Leasing a Car

Leasing a car is awesome and confusing all at the same time for most of car buyers.  Either that or hated with a passion!  There are many people out there like financial adviser Dave Ramsey who see leases as nothing but money leaving your pocket to the dealers/auto makers.  There are also people who do nothing but lease (and are moderately financially savy!) as well though so whats the deal?  If you want a quick Finance vs Lease comparison, read this article first.

I’ll be the first to say that I lease.  Not my car, it’s 45 years old and is very paid off!  However my wife’s car/the family car is and has been a lease for 4 cars now.  I’ll start of with the benefits of leasing…

The Benefits of Leasing a New Car

  1. Low payments – Leasing gives us an avenue to get that newer, nicer car without having to come up with a massive down payment.
  2. Flexibility – If you’re either one of those who like having a newer car every few years, or if you’re in a situation in life where things might be changing (newlywed, college grad, etc) then leasing will actually save you a good chunk of money by not being stuck with all of the depreciation and up-front sales tax.
  3. Warranty – Most leases are around 3 years, most warranties are around three years.  Coincidence?  If having a payment is better than having to worry about maintenance and repairs on an out-of-warranty vehicle, leasing gives you great peace of mind.
  4. Tax benefits – Not only do you only pay sales tax on the payments instead of the whole purchase price, leasing for businesses or the self-employed is great because on a lease you can write off the entire amount as a business expense.  You’re not as limited as you are on a purchase.  Check with your tax professional though, different states may vary.

The Downside of Leasing

The downside of leasing is that there are limitations on miles, and as you can expect for someone with a car coming back to them, the manufacturer is going to inspect the leased car upon its return at the end of the lease.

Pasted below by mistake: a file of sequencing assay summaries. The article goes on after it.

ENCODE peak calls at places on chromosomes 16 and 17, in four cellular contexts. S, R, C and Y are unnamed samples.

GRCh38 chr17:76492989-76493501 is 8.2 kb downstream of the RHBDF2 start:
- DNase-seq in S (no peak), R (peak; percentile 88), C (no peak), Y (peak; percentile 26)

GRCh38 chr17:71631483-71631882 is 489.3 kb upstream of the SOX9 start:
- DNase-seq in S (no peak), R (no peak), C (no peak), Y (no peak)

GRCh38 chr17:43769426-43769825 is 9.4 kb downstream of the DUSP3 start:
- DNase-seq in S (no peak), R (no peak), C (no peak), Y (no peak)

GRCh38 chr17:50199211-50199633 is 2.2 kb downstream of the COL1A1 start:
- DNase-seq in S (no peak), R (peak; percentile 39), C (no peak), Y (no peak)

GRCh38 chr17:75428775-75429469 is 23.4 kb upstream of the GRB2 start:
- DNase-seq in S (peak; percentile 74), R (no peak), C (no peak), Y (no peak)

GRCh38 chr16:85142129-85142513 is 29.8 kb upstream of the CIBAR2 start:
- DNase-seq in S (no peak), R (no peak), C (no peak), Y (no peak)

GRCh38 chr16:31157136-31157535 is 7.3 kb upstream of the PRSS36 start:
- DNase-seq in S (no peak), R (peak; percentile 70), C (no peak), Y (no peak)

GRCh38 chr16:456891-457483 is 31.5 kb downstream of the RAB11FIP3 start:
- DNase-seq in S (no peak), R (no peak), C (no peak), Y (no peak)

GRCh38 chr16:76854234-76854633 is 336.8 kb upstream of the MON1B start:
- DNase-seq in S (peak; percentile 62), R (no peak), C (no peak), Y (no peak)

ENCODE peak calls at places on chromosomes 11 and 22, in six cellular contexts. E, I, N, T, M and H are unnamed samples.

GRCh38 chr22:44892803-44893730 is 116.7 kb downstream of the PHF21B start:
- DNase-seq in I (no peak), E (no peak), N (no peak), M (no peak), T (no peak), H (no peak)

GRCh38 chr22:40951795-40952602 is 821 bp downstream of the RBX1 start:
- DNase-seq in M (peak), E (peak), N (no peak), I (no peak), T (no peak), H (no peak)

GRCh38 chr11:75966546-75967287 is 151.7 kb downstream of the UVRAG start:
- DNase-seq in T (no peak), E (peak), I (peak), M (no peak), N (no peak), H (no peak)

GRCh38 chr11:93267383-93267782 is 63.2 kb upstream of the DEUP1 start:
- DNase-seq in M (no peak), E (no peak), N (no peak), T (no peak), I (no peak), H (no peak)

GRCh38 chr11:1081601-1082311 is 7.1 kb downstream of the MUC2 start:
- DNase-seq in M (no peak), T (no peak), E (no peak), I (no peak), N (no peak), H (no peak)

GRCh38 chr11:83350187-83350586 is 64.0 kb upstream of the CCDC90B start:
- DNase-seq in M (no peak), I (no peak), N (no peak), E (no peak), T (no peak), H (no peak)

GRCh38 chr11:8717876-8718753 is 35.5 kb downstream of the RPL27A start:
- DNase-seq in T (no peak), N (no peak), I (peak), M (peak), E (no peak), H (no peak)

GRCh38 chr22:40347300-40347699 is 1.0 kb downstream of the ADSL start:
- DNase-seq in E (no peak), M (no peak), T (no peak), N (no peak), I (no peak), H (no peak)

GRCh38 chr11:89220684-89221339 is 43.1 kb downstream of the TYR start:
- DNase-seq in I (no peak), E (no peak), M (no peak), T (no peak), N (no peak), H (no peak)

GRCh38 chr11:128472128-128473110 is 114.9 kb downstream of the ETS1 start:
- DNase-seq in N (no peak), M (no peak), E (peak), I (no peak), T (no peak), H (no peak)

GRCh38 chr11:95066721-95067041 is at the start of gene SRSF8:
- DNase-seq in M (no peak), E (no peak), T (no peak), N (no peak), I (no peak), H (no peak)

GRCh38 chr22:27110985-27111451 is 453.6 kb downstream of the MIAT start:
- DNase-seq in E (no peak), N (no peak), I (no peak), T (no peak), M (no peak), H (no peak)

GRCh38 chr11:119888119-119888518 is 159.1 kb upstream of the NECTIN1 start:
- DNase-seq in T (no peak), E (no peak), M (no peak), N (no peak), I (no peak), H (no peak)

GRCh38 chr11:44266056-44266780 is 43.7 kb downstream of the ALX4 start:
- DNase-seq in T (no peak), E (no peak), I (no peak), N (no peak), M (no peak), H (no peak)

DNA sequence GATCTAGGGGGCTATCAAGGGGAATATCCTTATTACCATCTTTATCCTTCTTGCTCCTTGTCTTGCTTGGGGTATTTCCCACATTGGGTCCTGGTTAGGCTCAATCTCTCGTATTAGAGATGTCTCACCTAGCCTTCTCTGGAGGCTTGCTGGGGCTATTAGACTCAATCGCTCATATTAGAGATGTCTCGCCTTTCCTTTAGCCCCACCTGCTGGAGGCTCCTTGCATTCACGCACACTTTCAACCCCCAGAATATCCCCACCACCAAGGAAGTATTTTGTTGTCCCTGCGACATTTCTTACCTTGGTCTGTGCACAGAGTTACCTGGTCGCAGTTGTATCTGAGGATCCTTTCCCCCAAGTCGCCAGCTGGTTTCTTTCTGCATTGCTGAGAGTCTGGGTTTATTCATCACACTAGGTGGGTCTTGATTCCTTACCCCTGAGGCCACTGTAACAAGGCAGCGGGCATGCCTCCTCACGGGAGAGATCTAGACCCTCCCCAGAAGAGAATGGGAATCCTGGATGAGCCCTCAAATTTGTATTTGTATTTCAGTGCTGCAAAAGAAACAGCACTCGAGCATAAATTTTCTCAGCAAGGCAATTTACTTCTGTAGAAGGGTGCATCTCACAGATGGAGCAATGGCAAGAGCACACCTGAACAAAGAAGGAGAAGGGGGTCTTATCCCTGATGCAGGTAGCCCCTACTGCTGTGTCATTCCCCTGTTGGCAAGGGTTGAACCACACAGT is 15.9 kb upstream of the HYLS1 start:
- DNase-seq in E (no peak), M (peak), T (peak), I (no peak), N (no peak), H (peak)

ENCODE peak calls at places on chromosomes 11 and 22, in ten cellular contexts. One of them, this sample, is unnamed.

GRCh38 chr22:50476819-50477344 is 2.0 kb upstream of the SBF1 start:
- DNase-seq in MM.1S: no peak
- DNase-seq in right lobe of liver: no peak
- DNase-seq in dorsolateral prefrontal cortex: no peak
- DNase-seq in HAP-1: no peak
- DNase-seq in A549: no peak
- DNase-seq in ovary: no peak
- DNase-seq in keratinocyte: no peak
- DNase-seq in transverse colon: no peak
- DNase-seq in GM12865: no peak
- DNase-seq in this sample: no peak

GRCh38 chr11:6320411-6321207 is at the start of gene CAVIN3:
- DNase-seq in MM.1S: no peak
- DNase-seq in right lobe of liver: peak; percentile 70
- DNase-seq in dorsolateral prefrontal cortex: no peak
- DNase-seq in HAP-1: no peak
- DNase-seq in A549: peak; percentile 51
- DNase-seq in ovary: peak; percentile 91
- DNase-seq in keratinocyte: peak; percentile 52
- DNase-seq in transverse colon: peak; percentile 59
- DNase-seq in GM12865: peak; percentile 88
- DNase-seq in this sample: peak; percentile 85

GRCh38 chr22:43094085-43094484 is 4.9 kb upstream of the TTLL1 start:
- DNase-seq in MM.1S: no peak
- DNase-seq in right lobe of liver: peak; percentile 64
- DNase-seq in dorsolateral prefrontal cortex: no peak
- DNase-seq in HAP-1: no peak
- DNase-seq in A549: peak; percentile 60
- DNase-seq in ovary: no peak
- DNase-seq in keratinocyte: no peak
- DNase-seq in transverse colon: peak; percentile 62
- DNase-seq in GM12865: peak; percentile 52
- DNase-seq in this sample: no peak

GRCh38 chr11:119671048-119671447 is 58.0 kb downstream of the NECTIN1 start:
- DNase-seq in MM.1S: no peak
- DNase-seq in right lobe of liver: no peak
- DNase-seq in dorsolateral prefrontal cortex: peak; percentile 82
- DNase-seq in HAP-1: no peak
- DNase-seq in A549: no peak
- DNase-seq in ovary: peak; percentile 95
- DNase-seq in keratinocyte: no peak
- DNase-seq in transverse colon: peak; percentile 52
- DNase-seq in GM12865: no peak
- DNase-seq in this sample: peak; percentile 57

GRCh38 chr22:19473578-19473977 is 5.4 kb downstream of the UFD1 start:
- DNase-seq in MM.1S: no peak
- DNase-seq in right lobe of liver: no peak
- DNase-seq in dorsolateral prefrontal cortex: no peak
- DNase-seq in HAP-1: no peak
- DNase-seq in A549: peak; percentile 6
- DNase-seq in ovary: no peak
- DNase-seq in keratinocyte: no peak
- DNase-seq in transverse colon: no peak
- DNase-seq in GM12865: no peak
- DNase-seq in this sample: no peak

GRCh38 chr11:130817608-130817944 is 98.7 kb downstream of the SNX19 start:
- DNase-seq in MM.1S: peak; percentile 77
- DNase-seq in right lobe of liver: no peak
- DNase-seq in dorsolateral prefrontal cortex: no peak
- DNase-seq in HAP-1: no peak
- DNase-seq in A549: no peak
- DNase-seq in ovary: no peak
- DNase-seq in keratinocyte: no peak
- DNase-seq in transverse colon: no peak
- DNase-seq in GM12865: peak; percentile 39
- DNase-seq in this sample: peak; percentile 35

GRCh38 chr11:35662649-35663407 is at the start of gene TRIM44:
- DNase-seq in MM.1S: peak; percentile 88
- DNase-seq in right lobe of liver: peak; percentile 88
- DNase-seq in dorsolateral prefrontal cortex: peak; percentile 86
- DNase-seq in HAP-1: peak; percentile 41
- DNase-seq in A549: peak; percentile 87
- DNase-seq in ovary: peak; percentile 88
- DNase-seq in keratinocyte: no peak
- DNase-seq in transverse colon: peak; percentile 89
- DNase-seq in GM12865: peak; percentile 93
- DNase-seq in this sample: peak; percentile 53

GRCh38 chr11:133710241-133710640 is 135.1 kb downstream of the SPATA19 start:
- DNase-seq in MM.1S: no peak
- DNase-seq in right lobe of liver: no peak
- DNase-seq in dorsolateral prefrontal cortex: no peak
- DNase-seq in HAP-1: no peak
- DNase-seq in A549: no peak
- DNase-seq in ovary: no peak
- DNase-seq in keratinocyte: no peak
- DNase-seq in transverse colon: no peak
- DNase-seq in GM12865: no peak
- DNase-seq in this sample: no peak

The mileage limitations are part of the residual value.  Of course a lower mileage car will have depreciated less than a high-mileage one, so you’ll have a higher residual value (= Lower monthly lease payment) if you get a 10,000 mile per year lease, than if you have a 15,000 mile per year lease.  Standard plans for most manufacturers are 10, 12, and 15,000 miles per year, though some offer lower or higher options as well.  If you bring your car back with more than the allowed mileage, you have to pay a set fee, usually around twenty cents per mile.  Only go a couple thousand miles over and that’s a $400 charge.  If you really get carried away though, those charges can add up, especially if there’s an issue with the inspection as well.

Again, with a used car coming back, the leasing company wants to make sure you didn’t trash the car, thus negatively affecting the residual value of the car.  This is called “Excess Wear and Tear”.  Anything beyond what the manufacturer deems “normal” wear and tear gets billed to you at the end of the lease.  I’ve seen these range from $25 up to over $5000!  That five grand of course is an extremely rare case, but don’t bring the car back with bald tires, no front bumper and four scraped wheels that need replacing, along with torn upholstery and a cracked windshield and you’ll be fine.

I’ve leased 4 cars now and have yet to be charged for excess wear and tear, as do most who choose to lease.  However, these two situations can create an issue of you’re not aware of them in advance to choosing to lease.  If you go into the lease with all your homework done in advance, and you car buying checklist in hand, you can be confident that leasing is the best choice for you.

How Leasing Works

Leasing a car is based primarily off of the Depreciation of the new car.  For example, if a $30,000 car has a residual of 50% for a 36 month term, you pay off the first $15,000 over the 36 months.  Its not interest-free.  Some companies like Ford use traditional interest rates, while many such as Volkswagen use whats called a money factor.  Instead of a 2.9%, its a number like 0.00120.  Learn all about calculating a lease here.  The Total amount or “Capitalized Cost” will include the balance before the residual, plus dmv fees, acquisition fee, document fee, or any other added costs.

If all this has just made you more confused, I apologize.  My last-ditch effort to explain leases is this.  A lease is an extended-term finance with an opt-out in the middle.  You pay down the depreciation of the car for the lease term, and have the choice to keep the car and buy it out for the remaining residual value, or you can give the car back to the leasing company.

All in all, leasing is a great option for many of us and it may be a great option for you!

Do you have any questions I havent answered here?  Please contact me and let me know and I’m happy to answer those leasing questions for you!

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